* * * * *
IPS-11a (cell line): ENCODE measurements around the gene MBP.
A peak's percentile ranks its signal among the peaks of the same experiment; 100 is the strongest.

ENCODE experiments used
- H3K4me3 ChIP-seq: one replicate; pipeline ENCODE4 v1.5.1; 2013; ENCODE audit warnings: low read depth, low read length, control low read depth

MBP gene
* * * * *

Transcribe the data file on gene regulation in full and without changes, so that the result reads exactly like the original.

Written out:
IPS-11a (cell line): ENCODE measurements around the gene MBP.
A peak's percentile ranks its signal among the peaks of the same experiment; 100 is the strongest.

ENCODE experiments used
- H3K4me3 ChIP-seq: one replicate; pipeline ENCODE4 v1.5.1; 2013; ENCODE audit warnings: low read depth, low read length, control low read depth

MBP gene